Harley-Davidson Sportster S review (2021-on)


  • Completely new entry-level Harley-Davidson
  • Revolution Max 1250T V-twin engine
  • Lacks a little the character we expect from Harley-Davidson

At a glance

Power: 120 bhp
Seat height: Low (29.6 in / 753 mm)
Weight: Medium (503 lbs / 228 kg)


New £13,995
Used N/A

Overall rating

Next up: Ride & brakes
4 out of 5 (4/5)

The 2021 Harley-Davidson Sportster S represents a seismic overhaul of a long-lived family of bikes reaching all the way back to the ‘50s. The previous bike - the Sportster 1200 - could trace its heritage all the way back to the Model K, with the most recent version having received a steady stream of updates since the introduction of the Evolution engine in 1986. But who cares? That’s ancient history now.

What Harley-Davidson have presented us with now is a brand new bike, nay a brand new concept, that chucks all but the Sportster name in the bin. Following on from the Pan America, the Harley Sportster S eschews air-cooling, non-existent electronics and 'feel over performance' in favour of modern engineering, less show and more go.

If this was a competitor product, like a Honda Rebel, I’d be heaping praise on how it rides while whinging about how it doesn’t quite have the Harley-Davidson je ne sais quoi­ but the Sportster S doesn’t have it either.

There’s no doubting that the new bike is leaps and bounds ahead of the old model in every area that can be measured and would be more than capable of keeping up with the current crop of naked retros.

But in engineering such a solid bike, Harley have engineered out some of what, to me at least, makes Harleys great.

Ride quality & brakes

Next up: Engine
3 out of 5 (3/5)

Like Harley's recent Pan America, the Sportster's Revolution motor is a stressed member in the chassis, helping to reduce weight considerably, which is felt on the road.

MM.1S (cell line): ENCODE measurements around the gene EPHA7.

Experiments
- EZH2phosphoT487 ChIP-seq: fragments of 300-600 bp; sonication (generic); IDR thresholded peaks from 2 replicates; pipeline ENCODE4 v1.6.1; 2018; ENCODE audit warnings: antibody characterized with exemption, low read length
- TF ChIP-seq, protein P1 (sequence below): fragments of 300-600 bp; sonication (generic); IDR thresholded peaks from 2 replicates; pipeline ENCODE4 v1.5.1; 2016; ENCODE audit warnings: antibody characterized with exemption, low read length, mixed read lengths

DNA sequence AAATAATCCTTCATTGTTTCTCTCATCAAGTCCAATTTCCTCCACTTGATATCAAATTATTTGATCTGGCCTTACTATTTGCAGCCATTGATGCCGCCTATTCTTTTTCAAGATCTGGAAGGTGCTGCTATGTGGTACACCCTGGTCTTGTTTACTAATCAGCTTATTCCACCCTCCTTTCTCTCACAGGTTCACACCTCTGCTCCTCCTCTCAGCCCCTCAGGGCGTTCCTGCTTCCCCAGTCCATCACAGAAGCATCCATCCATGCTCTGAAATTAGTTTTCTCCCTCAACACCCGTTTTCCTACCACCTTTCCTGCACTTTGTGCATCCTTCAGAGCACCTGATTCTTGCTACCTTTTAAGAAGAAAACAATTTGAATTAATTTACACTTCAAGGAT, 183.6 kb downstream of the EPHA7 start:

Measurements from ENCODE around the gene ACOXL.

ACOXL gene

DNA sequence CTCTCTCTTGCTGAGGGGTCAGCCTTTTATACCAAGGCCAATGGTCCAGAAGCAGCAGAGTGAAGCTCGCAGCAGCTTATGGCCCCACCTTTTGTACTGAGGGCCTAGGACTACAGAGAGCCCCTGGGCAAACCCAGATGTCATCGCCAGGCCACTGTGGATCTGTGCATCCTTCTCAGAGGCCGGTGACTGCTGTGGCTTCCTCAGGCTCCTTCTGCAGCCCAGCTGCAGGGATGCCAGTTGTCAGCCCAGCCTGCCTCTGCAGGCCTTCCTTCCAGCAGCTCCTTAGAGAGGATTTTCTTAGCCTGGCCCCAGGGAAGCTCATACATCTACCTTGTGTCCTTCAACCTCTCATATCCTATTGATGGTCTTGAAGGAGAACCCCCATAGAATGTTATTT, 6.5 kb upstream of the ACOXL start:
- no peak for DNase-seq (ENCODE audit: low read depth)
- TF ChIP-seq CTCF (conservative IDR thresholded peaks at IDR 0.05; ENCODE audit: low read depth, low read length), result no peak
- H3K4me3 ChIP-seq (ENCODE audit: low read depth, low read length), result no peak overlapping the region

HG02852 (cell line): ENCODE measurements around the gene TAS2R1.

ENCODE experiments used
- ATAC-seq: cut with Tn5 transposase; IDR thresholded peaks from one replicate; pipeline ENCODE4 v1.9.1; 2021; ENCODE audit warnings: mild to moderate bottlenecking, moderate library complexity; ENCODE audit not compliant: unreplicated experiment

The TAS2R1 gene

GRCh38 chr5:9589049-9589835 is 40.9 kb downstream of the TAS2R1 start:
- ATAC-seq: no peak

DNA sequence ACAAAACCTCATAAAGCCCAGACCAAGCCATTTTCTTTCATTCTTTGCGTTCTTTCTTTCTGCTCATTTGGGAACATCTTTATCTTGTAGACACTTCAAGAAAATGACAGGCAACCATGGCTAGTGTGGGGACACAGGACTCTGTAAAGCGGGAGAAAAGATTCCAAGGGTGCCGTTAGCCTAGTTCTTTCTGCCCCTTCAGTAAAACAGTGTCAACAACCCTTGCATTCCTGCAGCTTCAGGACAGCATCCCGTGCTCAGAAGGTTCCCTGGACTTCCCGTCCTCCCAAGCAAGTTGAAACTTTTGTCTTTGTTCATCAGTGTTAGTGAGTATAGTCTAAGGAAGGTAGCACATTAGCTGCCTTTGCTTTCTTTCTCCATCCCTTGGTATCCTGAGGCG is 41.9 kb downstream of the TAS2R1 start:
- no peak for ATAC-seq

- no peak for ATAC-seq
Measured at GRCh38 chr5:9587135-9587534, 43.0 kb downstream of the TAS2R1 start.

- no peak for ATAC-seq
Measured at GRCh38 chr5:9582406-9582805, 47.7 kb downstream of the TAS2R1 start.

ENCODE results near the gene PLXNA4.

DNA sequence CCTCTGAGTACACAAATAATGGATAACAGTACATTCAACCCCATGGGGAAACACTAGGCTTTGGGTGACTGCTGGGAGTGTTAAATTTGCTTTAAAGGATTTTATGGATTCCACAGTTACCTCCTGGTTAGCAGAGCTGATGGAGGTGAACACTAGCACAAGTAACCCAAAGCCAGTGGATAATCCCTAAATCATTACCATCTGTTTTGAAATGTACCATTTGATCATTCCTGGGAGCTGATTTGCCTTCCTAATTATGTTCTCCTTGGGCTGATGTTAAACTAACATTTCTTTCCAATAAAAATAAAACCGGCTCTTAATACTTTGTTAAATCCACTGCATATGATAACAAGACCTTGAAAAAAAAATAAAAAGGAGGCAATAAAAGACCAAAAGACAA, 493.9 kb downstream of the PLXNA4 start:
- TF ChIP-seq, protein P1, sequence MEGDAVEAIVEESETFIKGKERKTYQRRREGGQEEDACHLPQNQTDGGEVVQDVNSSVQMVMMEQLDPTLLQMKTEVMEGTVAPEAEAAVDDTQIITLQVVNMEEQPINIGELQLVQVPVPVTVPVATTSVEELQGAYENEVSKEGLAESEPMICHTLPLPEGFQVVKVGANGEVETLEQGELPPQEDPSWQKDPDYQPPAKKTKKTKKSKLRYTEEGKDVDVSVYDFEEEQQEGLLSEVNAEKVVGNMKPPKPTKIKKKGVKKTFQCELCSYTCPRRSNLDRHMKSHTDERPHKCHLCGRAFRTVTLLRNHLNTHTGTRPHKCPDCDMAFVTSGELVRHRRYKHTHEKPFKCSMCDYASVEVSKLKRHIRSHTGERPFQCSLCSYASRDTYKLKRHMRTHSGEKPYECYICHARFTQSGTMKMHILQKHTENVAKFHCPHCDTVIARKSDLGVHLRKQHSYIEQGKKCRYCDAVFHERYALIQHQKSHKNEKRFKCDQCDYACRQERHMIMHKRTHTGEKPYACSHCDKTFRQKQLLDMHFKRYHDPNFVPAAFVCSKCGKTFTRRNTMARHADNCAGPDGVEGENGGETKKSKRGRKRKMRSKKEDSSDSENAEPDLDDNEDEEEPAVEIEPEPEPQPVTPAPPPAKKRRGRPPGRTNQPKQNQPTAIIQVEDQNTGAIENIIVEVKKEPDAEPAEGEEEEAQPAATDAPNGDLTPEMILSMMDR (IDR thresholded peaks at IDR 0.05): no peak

The Sportster S changes direction much better than the old machine but the bulbous front tyre puts up a bit of a fight. The first 20 or so degrees of lean are fine but after that you have to really give the bars a good push to get it to go further.

Mid corner changes, especially if things tighten up, can be equally challenging. The Fat Bob has the same issue, so all fingers are pointing at that giant front tyre. Ground clearance too is much improved with the old skrrrrtt on every roundabout long forgotten. 

Ground clearance is improved for the Harley Sportster S

Elsewhere in the chassis is new suspension that, unlike the old stuff, is fully adjustable, while Brembo now provide the brakes. 

A front view of the 2021 Harley-Davidson Sportster S

Both work reasonably well considering they’re hamstrung from the outset. The suspension for instance is just 92mm at the front and a paltry 37mm at the rear – the ride is good, considering how little Showa had to work with, but you can’t help but feel another inch at either end would work wonders. There's also a remote preload adjuster, with a whopping 40 clicks to muck about with, which is tucked under the left hand side of the seat.

The same goes for the brakes – the four pot Brembo up front does an ample job of stopping 228kg of metal plus another god knows what of rider but another disc/caliper wouldn’t hurt. 


Next up: Reliability
4 out of 5 (4/5)

The Harley Sportster S is powered by a 1252cc V-twin engine dubbed the Revolution Max 1250T. Just like the Revolution Max fitted to the Pan America 1250, the engine is a water-cooled 60-degree V-twin with DOHC and a VVT system but it’s got a few changes. 

Overall displacement, including the bore and stroke are the same, but there’s a new top end with smaller valves, different velocity stacks and altered cam profiles.

The result is less peak power and torque (120bhp claimed rather than the 150bhp of the Pan and 92lb.ft instead of 95lb.ft) but an increase in torque elsewhere in the rev range with 10% more torque from 3000 to 6000rpm. The results on the road are delightful.  

Cornering left on the Sportster S

The motor pulls right from the bottom without shuddering or chugging, just delivering spades of usable torque. Unlike the old bike, which just shook like crazy from the midrange onwards, the Sportster S pulls cleanly all the way to the redline, rewarding riders with a decent kick of power right at the top.

It’s geared well too with second gear dispatching most town duties and third comfortably stretching right from low-30s right through to ‘how are you doing officer?’.